Church’s volunteer service impacts community
Hope Christian Church Ministry Associate Carol Turnquist glows when she thinks about the service projects volunteers completed during the church’s annual Impact Day.
On Oct. 29, more than 100 people endured the harsh fall weather to accomplish about 25 meaningful projects.
“I can’t say enough for the helpers. Anyone who serves in that capacity is amazing,” said Turnquist, who coordinates Impact Day.
The area volunteers covered included Millstadt, Waterloo, Columbia, Red Bud and Dupo. Turnquist said she reached out to the village of Valmeyer but no projects became available.
However, volunteers seized many powerful opportunities ranging from landscaping private homes and senior care facilities to painting the Waterloo Santa Hut, spending time with senior citizens in the community, and painting another mural on the Edward Jones building on Main Street in Waterloo.
“There was a gentleman who contacted me (after Impact Day). He was a disabled man and we did a project for him,” Turnquist said. “I had goosebumps. He said they went above and beyond what they ever expected.”
Yet another recipient of Hope’s goodwill, Waterloo Mayor Tom Smith said he is more than pleased with the new mural on the Edward Jones building.
“I love it. I think it turned out great,” he said. “I’d seen the flag at the (Waterloo VFW) and I took a picture of it and sent it to the church for them to do it.”
The mural is a depiction of the famed scene on Iwo Jima during World War II in which soldiers worked to hoist a flag on the Japanese island to claim it as a staging area for U.S. troops. Behind the creation of the mural is Barb Schrieber, who is both an art teacher and professional artist.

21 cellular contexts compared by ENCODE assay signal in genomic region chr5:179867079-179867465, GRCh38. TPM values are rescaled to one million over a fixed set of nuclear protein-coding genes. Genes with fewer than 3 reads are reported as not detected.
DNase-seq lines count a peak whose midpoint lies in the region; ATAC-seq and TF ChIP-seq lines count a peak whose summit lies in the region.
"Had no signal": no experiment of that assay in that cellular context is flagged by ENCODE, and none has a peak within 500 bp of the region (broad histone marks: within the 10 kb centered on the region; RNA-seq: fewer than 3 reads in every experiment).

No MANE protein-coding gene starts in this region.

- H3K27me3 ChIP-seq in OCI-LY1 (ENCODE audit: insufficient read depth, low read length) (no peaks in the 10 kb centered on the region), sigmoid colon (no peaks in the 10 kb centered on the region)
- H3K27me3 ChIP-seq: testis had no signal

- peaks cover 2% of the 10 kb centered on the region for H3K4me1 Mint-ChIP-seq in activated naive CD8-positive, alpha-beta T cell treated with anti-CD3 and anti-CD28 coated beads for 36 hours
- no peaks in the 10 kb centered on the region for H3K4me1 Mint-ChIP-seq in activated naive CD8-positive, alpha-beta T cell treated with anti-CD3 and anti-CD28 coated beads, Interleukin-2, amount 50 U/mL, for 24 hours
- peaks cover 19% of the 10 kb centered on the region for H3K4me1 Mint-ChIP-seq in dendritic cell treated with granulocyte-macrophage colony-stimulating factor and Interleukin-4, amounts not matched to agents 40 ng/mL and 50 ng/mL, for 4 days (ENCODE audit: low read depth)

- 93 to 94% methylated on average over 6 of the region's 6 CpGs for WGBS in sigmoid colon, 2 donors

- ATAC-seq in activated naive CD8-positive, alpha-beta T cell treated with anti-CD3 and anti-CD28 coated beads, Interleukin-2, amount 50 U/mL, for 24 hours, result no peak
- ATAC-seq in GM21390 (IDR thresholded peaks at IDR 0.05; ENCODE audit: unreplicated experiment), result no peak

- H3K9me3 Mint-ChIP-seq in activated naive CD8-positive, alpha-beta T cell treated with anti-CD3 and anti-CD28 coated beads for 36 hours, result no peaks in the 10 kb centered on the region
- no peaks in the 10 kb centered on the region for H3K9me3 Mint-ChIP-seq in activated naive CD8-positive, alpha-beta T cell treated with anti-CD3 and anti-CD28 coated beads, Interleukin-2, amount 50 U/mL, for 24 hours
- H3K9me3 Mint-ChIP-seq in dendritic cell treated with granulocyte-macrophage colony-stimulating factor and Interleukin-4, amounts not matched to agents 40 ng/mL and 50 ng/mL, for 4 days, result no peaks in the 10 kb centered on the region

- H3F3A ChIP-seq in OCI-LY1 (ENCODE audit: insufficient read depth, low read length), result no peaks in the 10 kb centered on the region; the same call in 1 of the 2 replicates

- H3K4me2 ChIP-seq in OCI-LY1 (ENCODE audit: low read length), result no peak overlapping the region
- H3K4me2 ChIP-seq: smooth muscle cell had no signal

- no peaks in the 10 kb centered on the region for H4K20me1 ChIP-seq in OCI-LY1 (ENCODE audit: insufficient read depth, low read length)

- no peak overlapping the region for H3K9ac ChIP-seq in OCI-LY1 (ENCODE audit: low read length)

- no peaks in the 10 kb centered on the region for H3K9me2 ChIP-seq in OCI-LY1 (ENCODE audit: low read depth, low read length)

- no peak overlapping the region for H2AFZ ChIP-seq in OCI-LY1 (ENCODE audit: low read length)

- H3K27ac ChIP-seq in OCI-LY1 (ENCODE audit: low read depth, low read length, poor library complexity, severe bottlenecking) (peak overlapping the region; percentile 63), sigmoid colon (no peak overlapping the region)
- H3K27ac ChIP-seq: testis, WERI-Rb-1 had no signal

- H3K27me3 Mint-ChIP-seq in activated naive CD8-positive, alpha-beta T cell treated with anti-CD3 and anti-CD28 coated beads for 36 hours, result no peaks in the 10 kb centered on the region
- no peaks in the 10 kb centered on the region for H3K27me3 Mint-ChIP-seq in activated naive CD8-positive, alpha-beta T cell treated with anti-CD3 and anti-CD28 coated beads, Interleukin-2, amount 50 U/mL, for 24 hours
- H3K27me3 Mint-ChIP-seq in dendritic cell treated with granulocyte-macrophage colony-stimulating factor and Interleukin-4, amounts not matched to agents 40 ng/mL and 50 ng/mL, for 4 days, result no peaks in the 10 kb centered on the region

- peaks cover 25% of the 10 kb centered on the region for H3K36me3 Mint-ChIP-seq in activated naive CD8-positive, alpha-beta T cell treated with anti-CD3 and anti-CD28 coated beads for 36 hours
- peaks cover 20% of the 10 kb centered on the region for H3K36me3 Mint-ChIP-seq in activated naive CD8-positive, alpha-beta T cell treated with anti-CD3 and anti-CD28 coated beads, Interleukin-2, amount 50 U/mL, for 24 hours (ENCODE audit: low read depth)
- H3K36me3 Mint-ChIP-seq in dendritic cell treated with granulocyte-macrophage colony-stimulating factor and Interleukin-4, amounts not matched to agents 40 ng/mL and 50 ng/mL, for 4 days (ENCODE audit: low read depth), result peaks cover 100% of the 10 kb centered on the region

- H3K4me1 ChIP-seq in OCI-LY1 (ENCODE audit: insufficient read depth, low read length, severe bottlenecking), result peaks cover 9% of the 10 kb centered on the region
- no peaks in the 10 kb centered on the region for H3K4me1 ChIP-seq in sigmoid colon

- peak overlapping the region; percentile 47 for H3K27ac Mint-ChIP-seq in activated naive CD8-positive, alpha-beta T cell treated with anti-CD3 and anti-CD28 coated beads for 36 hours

Barb began with the outline of the painting before her husband, Tom, and two other volunteers helped fill in the silhouettes.
In 2016, Elaine and John Polizzi of Waterloo created the first patriotic display on the building that included the American flag with soldiers marching on a battlefield in the foreground.
Barb then painted a mural of a soldier kneeling at a fallen comrade’s grave and a little boy waving the American flag later in the year.
“I thought (the WWII mural) turned out really cool,” Tom Schrieber said. “The way this photo almost blends in with the soil is really cool because Iwo Jima was very rocky and had no grass so it gives it a more realistic feel.”
Incidentally, when Smith asked Barb to paint the WWII mural, he didn’t realize that Tom Schrieber would draw special meaning from the artwork.
Tom Schrieber’s father, the late Carl Schrieber, served in the Coast Guard in the war for nearly three years and was assigned to one of the Landing Ship Tanks used in the attack on Iwo Jima.
“There were 120 Marines on board the LST, and to his knowledge they all perished in the first wave,” Tom Schrieber said of his dad. “He never talked about it much until we started going to his ship reunions.”
The Battle of Iwo Jima took place March 26, 1945, becoming one of the bloodiest battles of the Pacific War of World War II. Smith said he may look for another painting to go on the wall depending on what he can find.
“I have to see the right thing to go there,” he said.
Impact Day began in 2014, serving only Columbia, Red Bud and Waterloo at the time. Turnquist said volunteers continue to benefit greatly from the opportunity, in addition to the people they help.
“What we like is the impact this has in the community, but also the relationships that are built within the groups of people that are serving as well,” she said.